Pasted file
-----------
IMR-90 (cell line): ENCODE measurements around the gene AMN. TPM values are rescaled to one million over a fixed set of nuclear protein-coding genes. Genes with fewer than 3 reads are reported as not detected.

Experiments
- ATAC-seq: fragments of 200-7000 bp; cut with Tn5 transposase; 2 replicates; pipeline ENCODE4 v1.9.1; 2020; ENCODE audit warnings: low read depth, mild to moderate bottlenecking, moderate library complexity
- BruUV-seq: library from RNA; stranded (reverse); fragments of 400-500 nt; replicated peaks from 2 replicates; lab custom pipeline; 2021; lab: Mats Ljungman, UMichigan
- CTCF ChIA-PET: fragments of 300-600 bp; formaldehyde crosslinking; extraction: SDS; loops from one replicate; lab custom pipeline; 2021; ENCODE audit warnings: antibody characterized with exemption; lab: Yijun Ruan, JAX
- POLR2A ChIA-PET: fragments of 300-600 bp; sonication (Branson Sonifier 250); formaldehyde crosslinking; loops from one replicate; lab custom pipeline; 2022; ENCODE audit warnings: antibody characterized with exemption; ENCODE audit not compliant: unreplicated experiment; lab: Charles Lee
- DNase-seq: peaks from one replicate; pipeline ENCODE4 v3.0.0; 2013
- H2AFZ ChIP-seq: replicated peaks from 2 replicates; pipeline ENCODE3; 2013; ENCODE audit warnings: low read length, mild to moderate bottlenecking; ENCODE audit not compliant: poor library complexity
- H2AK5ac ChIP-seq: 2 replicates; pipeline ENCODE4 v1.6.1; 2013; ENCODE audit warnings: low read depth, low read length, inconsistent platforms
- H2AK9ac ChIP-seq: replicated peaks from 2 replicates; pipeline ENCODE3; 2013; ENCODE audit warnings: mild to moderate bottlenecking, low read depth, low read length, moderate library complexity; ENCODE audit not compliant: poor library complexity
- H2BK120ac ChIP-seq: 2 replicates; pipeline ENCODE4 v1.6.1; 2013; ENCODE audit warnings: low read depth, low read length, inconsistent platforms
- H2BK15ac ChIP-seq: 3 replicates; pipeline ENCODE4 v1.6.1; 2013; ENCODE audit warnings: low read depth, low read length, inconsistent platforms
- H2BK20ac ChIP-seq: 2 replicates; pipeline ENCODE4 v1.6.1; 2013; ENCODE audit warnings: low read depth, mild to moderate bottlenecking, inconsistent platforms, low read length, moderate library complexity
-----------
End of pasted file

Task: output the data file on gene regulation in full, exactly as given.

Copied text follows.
IMR-90 (cell line): ENCODE measurements around the gene AMN. TPM values are rescaled to one million over a fixed set of nuclear protein-coding genes. Genes with fewer than 3 reads are reported as not detected.

Experiments
- ATAC-seq: fragments of 200-7000 bp; cut with Tn5 transposase; 2 replicates; pipeline ENCODE4 v1.9.1; 2020; ENCODE audit warnings: low read depth, mild to moderate bottlenecking, moderate library complexity
- BruUV-seq: library from RNA; stranded (reverse); fragments of 400-500 nt; replicated peaks from 2 replicates; lab custom pipeline; 2021; lab: Mats Ljungman, UMichigan
- CTCF ChIA-PET: fragments of 300-600 bp; formaldehyde crosslinking; extraction: SDS; loops from one replicate; lab custom pipeline; 2021; ENCODE audit warnings: antibody characterized with exemption; lab: Yijun Ruan, JAX
- POLR2A ChIA-PET: fragments of 300-600 bp; sonication (Branson Sonifier 250); formaldehyde crosslinking; loops from one replicate; lab custom pipeline; 2022; ENCODE audit warnings: antibody characterized with exemption; ENCODE audit not compliant: unreplicated experiment; lab: Charles Lee
- DNase-seq: peaks from one replicate; pipeline ENCODE4 v3.0.0; 2013
- H2AFZ ChIP-seq: replicated peaks from 2 replicates; pipeline ENCODE3; 2013; ENCODE audit warnings: low read length, mild to moderate bottlenecking; ENCODE audit not compliant: poor library complexity
- H2AK5ac ChIP-seq: 2 replicates; pipeline ENCODE4 v1.6.1; 2013; ENCODE audit warnings: low read depth, low read length, inconsistent platforms
- H2AK9ac ChIP-seq: replicated peaks from 2 replicates; pipeline ENCODE3; 2013; ENCODE audit warnings: mild to moderate bottlenecking, low read depth, low read length, moderate library complexity; ENCODE audit not compliant: poor library complexity
- H2BK120ac ChIP-seq: 2 replicates; pipeline ENCODE4 v1.6.1; 2013; ENCODE audit warnings: low read depth, low read length, inconsistent platforms
- H2BK15ac ChIP-seq: 3 replicates; pipeline ENCODE4 v1.6.1; 2013; ENCODE audit warnings: low read depth, low read length, inconsistent platforms
- H2BK20ac ChIP-seq: 2 replicates; pipeline ENCODE4 v1.6.1; 2013; ENCODE audit warnings: low read depth, mild to moderate bottlenecking, inconsistent platforms, low read length, moderate library complexity